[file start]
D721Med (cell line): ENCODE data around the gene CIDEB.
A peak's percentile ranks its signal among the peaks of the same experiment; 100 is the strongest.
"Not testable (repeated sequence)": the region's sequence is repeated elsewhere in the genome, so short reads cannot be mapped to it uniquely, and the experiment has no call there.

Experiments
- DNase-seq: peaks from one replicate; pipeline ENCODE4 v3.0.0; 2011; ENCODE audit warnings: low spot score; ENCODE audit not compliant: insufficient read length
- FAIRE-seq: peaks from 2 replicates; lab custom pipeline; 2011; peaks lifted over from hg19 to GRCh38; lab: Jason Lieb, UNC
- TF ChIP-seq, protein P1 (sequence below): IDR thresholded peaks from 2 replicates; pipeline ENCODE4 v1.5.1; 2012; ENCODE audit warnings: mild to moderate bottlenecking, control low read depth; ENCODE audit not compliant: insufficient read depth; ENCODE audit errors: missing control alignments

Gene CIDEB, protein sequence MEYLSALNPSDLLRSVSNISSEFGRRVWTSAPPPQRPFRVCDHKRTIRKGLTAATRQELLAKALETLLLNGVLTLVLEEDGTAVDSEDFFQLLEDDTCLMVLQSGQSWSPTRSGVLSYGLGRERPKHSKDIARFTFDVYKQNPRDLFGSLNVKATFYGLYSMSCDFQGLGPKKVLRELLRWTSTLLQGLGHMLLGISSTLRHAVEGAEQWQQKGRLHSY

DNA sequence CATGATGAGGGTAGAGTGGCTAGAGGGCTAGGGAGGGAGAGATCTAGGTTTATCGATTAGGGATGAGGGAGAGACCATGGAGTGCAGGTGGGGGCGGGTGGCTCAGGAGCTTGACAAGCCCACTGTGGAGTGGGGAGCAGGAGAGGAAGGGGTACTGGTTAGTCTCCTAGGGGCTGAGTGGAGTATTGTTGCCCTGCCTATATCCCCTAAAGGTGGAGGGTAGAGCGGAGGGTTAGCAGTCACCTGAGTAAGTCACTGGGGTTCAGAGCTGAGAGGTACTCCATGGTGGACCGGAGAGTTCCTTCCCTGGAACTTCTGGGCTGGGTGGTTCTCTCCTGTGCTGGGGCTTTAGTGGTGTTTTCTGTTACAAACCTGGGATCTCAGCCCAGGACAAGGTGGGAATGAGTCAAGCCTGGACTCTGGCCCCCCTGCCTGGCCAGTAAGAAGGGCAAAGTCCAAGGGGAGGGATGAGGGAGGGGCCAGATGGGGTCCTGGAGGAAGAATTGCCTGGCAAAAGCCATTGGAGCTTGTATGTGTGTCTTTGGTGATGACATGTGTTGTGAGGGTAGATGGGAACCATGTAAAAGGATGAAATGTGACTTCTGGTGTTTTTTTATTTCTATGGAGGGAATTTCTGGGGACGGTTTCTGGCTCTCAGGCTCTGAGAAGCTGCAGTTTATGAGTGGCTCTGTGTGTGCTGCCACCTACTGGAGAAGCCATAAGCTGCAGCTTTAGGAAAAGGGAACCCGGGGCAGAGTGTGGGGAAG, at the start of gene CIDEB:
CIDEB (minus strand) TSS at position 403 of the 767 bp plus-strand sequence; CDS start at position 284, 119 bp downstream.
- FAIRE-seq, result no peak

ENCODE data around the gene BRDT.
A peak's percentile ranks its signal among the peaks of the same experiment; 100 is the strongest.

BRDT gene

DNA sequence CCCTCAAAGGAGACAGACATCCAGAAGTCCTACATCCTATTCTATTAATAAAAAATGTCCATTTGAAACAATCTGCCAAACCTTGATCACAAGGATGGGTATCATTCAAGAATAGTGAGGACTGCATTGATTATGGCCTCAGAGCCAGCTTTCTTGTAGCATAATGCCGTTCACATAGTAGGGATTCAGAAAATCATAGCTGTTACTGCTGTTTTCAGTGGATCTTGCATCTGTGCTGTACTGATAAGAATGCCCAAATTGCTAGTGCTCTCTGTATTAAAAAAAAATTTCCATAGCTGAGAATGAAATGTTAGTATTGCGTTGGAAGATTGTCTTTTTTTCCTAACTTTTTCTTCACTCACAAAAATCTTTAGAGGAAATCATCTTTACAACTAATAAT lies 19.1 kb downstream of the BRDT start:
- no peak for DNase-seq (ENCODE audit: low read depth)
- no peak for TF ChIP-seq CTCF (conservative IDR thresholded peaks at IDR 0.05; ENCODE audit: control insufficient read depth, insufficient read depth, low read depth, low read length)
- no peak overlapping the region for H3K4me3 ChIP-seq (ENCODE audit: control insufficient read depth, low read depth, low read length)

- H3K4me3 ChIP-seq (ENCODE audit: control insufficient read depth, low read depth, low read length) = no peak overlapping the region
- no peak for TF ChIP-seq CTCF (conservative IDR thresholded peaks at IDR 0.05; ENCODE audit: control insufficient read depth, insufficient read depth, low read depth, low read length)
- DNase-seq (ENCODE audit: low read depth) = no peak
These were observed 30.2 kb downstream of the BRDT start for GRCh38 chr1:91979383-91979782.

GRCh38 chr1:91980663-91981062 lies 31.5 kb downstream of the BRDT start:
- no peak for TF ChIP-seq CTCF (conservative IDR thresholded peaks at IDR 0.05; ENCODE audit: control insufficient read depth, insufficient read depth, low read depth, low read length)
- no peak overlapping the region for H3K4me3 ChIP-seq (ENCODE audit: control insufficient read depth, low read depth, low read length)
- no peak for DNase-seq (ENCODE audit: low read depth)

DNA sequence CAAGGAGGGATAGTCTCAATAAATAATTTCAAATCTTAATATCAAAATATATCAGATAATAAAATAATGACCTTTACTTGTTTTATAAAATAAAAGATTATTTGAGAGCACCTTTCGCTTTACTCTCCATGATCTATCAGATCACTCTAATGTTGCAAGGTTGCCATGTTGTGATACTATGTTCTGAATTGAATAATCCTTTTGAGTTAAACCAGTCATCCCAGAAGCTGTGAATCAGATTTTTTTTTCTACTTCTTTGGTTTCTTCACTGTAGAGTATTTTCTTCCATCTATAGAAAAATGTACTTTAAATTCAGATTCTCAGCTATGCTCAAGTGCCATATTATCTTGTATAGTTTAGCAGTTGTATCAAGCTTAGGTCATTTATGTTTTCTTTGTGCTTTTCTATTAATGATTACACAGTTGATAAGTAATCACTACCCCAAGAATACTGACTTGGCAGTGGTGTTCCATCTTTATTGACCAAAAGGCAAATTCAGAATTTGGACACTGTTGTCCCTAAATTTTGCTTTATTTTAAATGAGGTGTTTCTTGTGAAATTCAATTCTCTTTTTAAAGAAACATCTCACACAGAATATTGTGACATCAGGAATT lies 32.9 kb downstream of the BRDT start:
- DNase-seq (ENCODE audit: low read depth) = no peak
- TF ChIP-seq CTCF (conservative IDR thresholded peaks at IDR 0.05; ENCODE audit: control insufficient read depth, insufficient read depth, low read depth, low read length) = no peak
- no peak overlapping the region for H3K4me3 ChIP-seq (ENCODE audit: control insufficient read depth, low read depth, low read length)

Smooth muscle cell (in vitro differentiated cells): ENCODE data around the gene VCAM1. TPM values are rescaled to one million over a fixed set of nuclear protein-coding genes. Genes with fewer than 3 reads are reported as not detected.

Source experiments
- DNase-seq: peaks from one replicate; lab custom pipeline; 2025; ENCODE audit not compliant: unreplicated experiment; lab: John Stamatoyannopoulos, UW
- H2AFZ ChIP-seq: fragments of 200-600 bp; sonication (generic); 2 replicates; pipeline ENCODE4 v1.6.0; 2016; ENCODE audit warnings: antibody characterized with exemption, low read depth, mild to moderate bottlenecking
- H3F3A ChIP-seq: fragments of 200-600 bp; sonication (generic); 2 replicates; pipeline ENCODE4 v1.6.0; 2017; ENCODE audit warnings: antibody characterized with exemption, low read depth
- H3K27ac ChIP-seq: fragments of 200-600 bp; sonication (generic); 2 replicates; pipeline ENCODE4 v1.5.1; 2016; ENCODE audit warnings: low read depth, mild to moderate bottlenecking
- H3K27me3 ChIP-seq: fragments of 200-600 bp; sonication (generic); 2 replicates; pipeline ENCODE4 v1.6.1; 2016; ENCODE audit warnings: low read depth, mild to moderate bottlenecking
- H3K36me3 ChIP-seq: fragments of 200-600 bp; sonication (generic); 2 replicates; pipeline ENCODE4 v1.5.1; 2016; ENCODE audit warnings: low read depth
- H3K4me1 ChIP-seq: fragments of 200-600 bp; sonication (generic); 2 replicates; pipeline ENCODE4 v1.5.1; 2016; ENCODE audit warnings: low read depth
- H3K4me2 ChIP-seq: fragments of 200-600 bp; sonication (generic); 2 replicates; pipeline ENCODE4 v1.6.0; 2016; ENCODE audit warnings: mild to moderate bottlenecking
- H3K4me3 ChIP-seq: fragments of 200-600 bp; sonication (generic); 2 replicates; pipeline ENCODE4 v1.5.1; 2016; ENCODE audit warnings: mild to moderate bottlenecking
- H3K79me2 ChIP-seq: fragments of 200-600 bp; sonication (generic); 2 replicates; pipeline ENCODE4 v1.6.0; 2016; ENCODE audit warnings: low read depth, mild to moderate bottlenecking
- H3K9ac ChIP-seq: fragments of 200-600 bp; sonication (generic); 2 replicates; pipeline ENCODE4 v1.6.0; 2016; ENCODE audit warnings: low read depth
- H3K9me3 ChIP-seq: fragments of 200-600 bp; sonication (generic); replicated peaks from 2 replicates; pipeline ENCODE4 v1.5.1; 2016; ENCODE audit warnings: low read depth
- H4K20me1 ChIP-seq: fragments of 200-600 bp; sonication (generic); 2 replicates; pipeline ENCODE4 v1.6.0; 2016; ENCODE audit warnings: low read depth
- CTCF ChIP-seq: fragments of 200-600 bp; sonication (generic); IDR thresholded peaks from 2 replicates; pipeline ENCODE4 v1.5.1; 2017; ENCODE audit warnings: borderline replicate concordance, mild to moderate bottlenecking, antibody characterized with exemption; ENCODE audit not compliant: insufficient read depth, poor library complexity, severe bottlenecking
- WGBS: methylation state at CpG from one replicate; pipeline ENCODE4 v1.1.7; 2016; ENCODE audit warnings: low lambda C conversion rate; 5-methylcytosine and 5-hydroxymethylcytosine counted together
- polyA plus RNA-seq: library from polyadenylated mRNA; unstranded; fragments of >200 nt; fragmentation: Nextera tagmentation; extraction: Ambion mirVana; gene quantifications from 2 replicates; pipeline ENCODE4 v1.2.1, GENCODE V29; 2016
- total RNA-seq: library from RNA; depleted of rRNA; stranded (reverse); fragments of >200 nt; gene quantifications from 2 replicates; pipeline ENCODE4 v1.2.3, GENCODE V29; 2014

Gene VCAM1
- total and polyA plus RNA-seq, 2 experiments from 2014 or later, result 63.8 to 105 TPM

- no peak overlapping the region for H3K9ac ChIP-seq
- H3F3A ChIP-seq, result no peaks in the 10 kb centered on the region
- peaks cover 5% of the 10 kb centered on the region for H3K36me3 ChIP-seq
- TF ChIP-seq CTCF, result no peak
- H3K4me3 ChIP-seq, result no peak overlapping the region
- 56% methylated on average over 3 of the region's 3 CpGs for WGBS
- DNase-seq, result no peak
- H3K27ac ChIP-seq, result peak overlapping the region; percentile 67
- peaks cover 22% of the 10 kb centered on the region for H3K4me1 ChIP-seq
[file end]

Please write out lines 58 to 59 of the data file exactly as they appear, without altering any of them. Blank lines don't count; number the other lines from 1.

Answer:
- DNase-seq, result no peak
- H3K27ac ChIP-seq, result peak overlapping the region; percentile 67